Subject: Re: [boost] [outcome] Ternary logic -- need an example
From: Niall Douglas (s_sourceforge_at_[hidden])
Date: 2017-05-18 15:06:24
> This seams to be implying something opposite: that empty can can be treated
> as less abnormal than error.
You're forgetting locality. Locally to the find loop, the valued or
errored state returned by something() is the normal situation and you
don't care which it returns. Locally to the find loop, failing to find
what we are looking for is the abnormal situation.
The programmer looking at the find loop won't be thinking in terms of
errors or success of something(), but rather that the flow of execution
in the find loop is correct or incorrect.
I really should emphasise that this stuff, when used in practice, is
nothing like as complicated as this thread of discussion is making it
seem. Any programmer, even an undergrad, will look at that find loop and
know exactly what it means and how it works intuitively.
> It is my impression that the system of types in Boost.Outcome confuses two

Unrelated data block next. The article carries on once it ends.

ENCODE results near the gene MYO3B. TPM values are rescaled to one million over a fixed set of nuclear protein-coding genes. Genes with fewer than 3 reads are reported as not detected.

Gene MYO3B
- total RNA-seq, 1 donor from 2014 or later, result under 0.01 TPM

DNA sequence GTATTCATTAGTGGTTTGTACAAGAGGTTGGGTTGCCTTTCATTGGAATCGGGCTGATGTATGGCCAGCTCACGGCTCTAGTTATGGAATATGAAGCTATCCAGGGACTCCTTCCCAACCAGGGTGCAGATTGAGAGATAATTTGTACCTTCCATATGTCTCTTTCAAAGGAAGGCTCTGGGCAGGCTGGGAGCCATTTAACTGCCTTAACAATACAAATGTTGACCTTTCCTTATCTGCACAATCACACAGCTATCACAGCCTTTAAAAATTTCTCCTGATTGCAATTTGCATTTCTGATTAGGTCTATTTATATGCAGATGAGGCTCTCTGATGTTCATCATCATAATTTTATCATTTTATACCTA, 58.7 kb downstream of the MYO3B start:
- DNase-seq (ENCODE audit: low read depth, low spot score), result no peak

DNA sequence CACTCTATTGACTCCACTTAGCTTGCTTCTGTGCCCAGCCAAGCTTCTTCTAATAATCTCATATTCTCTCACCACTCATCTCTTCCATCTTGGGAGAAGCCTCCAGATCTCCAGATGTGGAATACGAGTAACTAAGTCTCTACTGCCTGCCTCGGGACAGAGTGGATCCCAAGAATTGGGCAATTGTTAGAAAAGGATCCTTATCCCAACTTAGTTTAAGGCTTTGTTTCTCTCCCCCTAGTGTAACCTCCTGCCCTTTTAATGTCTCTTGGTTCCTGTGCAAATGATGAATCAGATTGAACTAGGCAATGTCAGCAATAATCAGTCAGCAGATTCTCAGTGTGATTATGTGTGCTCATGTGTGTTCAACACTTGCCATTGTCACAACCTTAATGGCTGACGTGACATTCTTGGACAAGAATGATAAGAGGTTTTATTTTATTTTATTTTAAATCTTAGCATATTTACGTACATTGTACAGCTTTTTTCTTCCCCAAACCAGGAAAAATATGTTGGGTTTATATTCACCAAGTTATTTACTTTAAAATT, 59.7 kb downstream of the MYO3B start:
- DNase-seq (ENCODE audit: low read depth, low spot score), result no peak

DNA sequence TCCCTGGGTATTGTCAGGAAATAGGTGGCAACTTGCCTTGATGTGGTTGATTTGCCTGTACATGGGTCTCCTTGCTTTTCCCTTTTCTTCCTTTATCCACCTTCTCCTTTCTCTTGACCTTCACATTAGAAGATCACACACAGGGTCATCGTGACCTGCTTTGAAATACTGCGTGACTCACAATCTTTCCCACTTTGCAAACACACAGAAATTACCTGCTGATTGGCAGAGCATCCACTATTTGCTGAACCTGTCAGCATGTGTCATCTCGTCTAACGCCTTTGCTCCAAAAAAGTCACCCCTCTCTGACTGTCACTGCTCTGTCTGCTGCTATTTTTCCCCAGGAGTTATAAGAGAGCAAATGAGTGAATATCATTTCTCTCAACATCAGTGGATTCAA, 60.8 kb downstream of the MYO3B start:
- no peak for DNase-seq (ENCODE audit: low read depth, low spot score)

> meanings of "empty"
> option<T> -- either T or "empty" -- in this case "empty" looks like "just
> another state of T", as in boost::optional
> result<T> -- either T or an error or "empty" -- in this case it means
> "abnormally empty"
> Am I right? If so, maybe you need two separate states "simply no T" and
> "abnormal situation"?
Empty is *defaulted* to the most abnormal state by Outcome's default
semantics. So if you call .error() on a valued Outcome, you get back a
default constructed error type, no exception thrown. Same goes for
But if you call .error() or .exception() on an empty Outcome, you
*always* get an exception thrown. Therefore, if you write your Outcome
using code without state checks before observation i.e. you call
.error() without checking .has_error() beforehand, you get a stronger,
more abortive default action than if the Outcome were errored, valued or
You the programmer may wish to avoid the default actions, in which case
you check state before access. You can then manually specify any other
action you prefer.
The "more abnormal" solely refers to my design choice of default
semantics only for the empty state. Reviewers may think those choices
misguided or plain wrong, and might suggest better default semantics.
For example, some might feel that any time one tries to observe state
where the state is different, you should always throw an exception.
That would be a very conservative design choice and I'd disagree with
it. But I would understand the rationale. I would also add that it is
trivial to wrap an Outcome with replacement observer functions which
change the default actions, or to customise the policy class to have
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